The first draft of this poem owes its existence to false alarm. What I initially believed to be a heart attack was soon diagnosed as magnesium deficiency and corrected. What could not be corrected was my mother’s absence, whom I had lost the previous year. I was in deep mourning and contemplating my own mortality, as well as struggling with another bout of purposelessness–it used to come and go more often during those years. I was in-between treatments for aplastic anemia and not doing well, but was very aware of my propensity toward hypochondria, which my mother used to mention frequently during my childhood. I also mourned all the could have beens of our tumultuous relationship and her all too brief relationship with my children, who were still very young when she passed. There’s more to say, probably, but I’ll let the poem do its job. That’s what it’s for, I think. It speaks for me when I cannot say more.
Impending Heart Attack in the Doldrums on the Anniversary of Her Death
The neck, the shoulder, the arm. The jawbone. You picture it barren of flesh, cracking a permanent grin. Inflicting minuscule damage, given its laughable girth. Forget the one thousand men. This mandible of an ass can barely dispatch one drunken fly. Weak chin, your mother said once. You agreed. The brain names body parts, assigning pain where it must: falsely enough to kill you. You greet a ghost as a purveyor of meaning. What’s real is irrelevant, unless there’s more to it: the veil swept off—a flick of thought—to find some queasy truth within. Take love, for instance, or motherhood: both cradle baby death sucking its thumb. Good morning, hypochondria! the figment rolls her eyes, forgetting she was so averse to being helped, she died of it. What irony, to find yourself not nearly as different as you wished. You’ve waited half your life to die, how do you know she didn’t? Most people beg for solace with no one there. What did you do to stave off the untimely ‘fill in the blanks’? You watched her from afar: forlorn, derisive, crippled by guilt. I’ve lived now twice as long as Christ— that’s more than enough, she’d say and all you did was nod. Not even forty then, how tired you were, how weak and how ashamed to want exactly what she had. You’d shared a body once, you’d earned her laughter—why not her illness? Ah, the bliss to pull apart the vise squeezing your ribs, the foolish hunger to hear her call you hers again. Soon after, she went and you stayed on. You kept on staying. Now, that it’s closing in, the whopper meant to cart you far away from this god-awful Land of Pointless Aches, your mother’s ghost flying ahead, as she is wont to do, what’s left to say? No thank you, finally, no where have you been. Only the recognition that it’s time, that once it’s over, no one will recall your name. So few do hers. We are but shadows of lives fully unlived, shadows of poems ending none too soon.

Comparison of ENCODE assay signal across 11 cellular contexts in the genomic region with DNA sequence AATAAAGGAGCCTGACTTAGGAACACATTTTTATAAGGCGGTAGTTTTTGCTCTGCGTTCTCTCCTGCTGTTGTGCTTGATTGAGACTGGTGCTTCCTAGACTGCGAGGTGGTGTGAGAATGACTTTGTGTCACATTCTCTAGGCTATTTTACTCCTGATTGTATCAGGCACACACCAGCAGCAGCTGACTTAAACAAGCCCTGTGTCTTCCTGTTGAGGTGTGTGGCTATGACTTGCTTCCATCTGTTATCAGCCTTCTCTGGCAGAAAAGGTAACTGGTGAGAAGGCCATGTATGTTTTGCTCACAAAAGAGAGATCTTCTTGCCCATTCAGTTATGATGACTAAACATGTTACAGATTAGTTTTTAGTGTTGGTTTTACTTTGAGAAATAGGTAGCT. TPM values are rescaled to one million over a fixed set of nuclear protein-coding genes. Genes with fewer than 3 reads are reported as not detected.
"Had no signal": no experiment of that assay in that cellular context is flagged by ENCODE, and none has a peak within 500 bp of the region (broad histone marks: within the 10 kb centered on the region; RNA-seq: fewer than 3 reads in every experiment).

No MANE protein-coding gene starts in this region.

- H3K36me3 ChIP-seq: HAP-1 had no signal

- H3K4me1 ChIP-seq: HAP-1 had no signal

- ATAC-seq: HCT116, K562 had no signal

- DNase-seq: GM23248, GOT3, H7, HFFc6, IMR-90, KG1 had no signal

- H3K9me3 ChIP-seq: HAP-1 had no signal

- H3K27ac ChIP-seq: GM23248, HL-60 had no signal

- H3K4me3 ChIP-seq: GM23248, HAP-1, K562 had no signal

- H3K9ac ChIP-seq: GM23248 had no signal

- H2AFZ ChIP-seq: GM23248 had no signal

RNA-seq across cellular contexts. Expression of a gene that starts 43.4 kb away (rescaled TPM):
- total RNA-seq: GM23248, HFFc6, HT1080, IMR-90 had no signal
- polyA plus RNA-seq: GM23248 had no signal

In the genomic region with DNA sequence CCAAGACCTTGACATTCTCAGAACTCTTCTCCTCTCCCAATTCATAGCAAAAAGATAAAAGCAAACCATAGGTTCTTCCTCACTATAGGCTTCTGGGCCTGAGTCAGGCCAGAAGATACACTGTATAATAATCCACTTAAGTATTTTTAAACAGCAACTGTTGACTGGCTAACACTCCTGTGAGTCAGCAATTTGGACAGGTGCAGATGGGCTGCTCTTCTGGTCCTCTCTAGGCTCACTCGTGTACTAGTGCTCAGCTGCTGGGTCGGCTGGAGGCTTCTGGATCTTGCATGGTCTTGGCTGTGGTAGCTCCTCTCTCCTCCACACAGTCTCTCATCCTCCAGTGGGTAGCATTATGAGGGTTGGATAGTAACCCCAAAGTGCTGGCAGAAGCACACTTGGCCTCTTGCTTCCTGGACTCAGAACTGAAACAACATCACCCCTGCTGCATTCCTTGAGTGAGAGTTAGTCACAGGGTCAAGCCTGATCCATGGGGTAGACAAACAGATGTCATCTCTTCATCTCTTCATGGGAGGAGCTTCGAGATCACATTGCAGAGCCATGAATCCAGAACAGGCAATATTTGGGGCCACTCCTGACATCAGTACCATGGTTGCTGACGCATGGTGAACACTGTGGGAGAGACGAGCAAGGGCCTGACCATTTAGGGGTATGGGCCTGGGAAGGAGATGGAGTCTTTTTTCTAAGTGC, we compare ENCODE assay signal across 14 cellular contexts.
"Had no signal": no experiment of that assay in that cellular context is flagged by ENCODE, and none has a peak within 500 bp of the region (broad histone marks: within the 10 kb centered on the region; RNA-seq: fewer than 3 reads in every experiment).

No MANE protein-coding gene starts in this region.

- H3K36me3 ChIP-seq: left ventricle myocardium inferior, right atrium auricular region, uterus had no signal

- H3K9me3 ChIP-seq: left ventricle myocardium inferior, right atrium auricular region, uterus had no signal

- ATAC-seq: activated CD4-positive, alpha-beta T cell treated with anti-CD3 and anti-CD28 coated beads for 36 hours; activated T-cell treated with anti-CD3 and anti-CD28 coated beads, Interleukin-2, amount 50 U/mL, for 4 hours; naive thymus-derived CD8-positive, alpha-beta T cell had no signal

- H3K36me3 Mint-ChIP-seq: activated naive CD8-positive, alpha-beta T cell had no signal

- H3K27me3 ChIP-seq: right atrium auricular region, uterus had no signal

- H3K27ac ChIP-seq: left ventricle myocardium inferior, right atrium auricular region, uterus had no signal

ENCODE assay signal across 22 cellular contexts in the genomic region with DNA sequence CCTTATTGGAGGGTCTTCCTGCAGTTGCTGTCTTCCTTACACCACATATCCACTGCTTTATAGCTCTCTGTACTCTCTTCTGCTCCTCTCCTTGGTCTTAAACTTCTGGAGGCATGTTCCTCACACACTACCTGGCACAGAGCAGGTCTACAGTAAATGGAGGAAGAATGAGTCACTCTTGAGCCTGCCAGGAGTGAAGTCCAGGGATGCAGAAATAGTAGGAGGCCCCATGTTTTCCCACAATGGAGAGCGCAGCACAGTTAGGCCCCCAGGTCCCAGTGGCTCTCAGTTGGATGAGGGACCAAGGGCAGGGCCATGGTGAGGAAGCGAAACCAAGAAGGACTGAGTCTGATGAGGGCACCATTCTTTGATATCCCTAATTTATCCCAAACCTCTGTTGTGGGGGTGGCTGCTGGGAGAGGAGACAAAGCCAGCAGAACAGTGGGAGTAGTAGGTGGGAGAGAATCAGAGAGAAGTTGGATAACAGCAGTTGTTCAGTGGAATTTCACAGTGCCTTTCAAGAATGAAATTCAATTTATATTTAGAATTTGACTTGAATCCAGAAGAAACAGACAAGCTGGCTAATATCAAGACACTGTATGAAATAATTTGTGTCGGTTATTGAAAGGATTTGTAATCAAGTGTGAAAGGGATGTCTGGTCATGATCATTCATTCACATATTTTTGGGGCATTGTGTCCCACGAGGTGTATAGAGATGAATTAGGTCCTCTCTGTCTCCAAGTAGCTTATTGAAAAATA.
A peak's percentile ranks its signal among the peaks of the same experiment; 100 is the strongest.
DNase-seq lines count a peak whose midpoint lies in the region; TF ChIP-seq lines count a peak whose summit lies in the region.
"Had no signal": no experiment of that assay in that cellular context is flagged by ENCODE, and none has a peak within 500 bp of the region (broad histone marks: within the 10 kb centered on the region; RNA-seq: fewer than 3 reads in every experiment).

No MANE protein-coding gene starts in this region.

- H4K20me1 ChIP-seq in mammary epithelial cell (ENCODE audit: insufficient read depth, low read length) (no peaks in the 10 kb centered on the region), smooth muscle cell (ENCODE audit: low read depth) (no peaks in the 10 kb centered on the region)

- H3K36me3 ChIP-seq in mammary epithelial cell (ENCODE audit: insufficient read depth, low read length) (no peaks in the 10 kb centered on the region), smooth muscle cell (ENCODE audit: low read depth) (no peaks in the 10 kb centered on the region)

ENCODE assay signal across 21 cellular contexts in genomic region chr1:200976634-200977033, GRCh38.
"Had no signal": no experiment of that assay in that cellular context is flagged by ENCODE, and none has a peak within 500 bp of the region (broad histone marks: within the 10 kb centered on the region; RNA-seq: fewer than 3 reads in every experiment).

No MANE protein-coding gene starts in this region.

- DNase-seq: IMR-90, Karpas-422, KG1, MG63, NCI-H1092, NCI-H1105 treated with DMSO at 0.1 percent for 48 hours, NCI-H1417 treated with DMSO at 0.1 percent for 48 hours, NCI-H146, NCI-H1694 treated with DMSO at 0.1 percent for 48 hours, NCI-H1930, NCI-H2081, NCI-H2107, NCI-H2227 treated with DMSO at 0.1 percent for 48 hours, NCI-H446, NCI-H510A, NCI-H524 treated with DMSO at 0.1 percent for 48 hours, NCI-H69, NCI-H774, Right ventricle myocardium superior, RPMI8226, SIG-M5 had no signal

First published in Clackamas Literary Review, Volume XXIV, 2020 (print only)